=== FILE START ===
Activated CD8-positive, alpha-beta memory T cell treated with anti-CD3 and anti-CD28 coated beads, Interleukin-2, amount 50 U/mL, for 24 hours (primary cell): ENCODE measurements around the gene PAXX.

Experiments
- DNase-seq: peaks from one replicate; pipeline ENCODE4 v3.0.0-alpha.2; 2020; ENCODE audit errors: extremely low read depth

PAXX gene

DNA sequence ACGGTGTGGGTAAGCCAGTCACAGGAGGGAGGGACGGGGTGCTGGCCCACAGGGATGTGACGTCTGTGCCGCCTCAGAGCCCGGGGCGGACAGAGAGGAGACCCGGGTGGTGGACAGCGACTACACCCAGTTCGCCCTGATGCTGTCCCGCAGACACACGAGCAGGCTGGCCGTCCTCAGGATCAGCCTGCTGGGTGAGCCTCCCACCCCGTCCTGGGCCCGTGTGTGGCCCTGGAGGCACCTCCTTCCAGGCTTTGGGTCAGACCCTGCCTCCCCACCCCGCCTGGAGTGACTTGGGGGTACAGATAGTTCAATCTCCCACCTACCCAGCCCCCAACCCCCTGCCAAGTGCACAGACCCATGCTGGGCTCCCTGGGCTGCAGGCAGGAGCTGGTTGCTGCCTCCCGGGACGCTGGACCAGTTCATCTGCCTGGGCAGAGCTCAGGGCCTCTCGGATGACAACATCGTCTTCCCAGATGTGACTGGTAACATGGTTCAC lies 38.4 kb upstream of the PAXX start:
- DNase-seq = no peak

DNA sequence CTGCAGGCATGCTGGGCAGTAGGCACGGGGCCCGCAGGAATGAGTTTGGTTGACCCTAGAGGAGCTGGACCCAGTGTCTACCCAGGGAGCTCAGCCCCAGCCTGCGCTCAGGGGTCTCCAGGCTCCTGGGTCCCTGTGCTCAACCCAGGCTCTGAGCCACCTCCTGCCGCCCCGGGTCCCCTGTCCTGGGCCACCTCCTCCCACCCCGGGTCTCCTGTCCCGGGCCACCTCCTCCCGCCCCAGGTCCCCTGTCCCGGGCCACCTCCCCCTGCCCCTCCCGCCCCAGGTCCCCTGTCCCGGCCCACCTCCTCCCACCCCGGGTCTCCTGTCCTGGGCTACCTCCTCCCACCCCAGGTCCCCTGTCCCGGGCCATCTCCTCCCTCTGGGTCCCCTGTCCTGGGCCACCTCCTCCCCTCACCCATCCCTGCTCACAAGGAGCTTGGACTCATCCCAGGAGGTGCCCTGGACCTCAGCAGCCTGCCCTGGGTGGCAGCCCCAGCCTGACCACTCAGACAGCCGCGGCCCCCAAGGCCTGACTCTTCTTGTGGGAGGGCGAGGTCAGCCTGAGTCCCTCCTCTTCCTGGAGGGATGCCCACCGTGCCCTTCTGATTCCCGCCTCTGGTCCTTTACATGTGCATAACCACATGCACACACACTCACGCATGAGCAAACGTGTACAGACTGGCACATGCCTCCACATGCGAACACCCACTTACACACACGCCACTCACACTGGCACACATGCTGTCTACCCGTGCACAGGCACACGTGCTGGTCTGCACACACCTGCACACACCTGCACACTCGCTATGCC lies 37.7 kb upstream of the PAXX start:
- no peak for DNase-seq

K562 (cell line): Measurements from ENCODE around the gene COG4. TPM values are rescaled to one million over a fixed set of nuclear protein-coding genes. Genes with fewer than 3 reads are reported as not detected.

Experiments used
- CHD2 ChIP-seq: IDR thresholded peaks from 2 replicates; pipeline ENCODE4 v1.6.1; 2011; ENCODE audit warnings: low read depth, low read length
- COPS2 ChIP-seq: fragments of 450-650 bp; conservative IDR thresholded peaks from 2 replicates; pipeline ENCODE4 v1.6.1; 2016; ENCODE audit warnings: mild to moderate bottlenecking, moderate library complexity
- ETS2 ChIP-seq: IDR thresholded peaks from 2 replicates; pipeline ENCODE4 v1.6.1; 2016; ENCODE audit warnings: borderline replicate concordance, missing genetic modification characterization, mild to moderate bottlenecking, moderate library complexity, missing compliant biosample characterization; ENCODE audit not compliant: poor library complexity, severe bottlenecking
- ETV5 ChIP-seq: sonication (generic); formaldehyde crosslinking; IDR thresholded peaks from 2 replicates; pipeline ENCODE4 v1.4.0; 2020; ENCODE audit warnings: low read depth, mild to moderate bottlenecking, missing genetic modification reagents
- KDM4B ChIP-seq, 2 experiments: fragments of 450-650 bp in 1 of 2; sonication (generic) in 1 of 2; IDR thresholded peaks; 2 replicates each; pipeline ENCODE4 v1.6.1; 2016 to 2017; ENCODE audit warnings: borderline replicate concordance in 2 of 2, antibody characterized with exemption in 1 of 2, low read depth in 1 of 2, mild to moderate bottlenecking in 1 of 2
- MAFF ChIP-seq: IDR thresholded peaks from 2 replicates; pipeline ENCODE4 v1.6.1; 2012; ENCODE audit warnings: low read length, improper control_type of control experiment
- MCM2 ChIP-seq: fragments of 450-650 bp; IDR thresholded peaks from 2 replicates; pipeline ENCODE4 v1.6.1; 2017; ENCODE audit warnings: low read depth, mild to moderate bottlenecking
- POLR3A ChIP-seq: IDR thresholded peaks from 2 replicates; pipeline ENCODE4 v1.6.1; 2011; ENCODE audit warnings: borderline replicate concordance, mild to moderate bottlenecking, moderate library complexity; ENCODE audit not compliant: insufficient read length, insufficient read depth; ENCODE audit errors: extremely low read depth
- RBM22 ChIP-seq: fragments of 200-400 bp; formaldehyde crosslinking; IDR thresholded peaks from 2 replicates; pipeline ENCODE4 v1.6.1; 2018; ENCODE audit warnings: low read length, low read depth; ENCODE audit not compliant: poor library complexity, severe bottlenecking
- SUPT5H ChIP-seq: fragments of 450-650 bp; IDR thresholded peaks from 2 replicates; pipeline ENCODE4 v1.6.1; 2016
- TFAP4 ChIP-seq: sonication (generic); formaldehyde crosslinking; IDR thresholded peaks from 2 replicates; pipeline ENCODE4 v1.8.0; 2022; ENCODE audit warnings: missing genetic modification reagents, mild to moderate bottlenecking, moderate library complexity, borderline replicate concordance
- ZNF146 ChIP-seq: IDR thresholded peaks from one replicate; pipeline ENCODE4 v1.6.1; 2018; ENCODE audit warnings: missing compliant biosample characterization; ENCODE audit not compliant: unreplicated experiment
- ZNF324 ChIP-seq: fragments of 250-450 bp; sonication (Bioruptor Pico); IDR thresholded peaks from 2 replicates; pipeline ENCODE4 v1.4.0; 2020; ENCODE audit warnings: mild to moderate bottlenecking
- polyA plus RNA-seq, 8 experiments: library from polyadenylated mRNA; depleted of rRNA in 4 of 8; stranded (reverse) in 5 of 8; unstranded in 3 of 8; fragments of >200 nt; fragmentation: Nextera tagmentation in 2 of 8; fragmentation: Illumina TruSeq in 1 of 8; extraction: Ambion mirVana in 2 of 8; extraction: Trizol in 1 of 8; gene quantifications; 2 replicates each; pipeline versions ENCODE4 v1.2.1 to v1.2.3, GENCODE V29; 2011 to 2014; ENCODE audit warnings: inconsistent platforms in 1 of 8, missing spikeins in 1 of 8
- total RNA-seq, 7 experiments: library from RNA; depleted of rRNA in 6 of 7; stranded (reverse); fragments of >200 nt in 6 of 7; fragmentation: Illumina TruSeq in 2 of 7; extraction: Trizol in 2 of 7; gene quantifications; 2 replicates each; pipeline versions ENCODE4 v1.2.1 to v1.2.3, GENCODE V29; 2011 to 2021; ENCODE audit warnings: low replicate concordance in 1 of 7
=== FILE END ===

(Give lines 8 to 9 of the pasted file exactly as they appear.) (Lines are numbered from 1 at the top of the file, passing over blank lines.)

- no peak for DNase-seq

K562 (cell line): Measurements from ENCODE around the gene COG4. TPM values are rescaled to one million over a fixed set of nuclear protein-coding genes. Genes with fewer than 3 reads are reported as not detected.